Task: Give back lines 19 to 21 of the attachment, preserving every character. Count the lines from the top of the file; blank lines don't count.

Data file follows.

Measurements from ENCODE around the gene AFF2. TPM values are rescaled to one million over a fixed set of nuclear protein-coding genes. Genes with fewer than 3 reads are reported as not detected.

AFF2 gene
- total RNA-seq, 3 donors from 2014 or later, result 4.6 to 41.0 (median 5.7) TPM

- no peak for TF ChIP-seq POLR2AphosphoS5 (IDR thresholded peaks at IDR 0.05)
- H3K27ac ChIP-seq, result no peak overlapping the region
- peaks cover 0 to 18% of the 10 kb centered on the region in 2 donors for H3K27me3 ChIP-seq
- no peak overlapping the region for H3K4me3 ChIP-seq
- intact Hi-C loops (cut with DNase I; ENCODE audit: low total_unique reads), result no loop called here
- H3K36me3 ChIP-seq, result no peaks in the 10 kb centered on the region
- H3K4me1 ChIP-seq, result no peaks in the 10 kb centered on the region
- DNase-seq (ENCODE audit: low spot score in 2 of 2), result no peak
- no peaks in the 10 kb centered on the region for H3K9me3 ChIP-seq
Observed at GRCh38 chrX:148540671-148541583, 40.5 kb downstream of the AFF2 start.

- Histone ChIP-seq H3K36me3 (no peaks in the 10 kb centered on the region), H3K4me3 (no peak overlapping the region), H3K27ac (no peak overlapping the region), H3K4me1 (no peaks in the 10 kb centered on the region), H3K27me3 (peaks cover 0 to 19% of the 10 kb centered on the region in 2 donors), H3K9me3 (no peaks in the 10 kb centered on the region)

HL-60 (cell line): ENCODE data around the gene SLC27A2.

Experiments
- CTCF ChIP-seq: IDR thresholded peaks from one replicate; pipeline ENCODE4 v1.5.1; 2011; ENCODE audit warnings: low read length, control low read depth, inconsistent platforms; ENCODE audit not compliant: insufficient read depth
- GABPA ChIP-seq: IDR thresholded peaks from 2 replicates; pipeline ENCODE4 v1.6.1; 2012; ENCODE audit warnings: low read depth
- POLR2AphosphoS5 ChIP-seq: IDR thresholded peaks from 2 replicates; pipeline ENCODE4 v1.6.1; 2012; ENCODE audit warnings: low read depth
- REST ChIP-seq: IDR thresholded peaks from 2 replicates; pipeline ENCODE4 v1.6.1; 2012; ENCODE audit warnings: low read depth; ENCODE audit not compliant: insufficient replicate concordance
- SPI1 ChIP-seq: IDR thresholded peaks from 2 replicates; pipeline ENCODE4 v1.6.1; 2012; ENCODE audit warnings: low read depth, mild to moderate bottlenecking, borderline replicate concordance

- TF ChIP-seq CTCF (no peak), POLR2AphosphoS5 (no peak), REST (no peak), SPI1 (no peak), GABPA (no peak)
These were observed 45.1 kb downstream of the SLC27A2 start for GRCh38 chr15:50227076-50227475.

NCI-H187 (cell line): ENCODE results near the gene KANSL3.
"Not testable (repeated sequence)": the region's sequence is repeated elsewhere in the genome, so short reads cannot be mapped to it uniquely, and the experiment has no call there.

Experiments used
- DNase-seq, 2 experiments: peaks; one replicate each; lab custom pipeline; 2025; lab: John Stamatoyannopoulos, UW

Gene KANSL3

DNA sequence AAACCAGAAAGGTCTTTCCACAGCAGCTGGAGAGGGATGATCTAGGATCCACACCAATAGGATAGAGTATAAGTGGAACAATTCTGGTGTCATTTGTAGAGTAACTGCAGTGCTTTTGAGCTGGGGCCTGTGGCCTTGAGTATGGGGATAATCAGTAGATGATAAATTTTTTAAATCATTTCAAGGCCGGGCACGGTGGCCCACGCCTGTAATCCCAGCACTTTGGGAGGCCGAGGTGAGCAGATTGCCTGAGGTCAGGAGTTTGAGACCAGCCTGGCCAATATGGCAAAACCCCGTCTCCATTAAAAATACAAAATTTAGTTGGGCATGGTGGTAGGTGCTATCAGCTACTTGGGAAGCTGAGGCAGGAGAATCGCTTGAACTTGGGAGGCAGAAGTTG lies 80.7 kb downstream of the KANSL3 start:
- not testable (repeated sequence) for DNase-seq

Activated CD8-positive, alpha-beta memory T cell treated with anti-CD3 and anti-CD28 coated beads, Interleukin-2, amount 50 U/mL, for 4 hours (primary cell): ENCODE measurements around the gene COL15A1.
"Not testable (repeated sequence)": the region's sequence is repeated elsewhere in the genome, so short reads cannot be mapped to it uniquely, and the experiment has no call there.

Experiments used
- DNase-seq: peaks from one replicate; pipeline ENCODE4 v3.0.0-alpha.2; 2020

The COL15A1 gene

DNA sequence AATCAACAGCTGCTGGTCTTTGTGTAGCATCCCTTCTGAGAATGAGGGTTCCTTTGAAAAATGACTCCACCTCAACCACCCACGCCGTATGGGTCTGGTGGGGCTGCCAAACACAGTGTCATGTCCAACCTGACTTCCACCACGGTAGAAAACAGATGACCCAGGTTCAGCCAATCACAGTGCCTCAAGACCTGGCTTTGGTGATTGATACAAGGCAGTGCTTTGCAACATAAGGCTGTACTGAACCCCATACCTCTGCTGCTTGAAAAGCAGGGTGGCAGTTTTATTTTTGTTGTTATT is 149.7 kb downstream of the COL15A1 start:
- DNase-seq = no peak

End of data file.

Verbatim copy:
- POLR2AphosphoS5 ChIP-seq: IDR thresholded peaks from 2 replicates; pipeline ENCODE4 v1.6.1; 2012; ENCODE audit warnings: low read depth
- REST ChIP-seq: IDR thresholded peaks from 2 replicates; pipeline ENCODE4 v1.6.1; 2012; ENCODE audit warnings: low read depth; ENCODE audit not compliant: insufficient replicate concordance
- SPI1 ChIP-seq: IDR thresholded peaks from 2 replicates; pipeline ENCODE4 v1.6.1; 2012; ENCODE audit warnings: low read depth, mild to moderate bottlenecking, borderline replicate concordance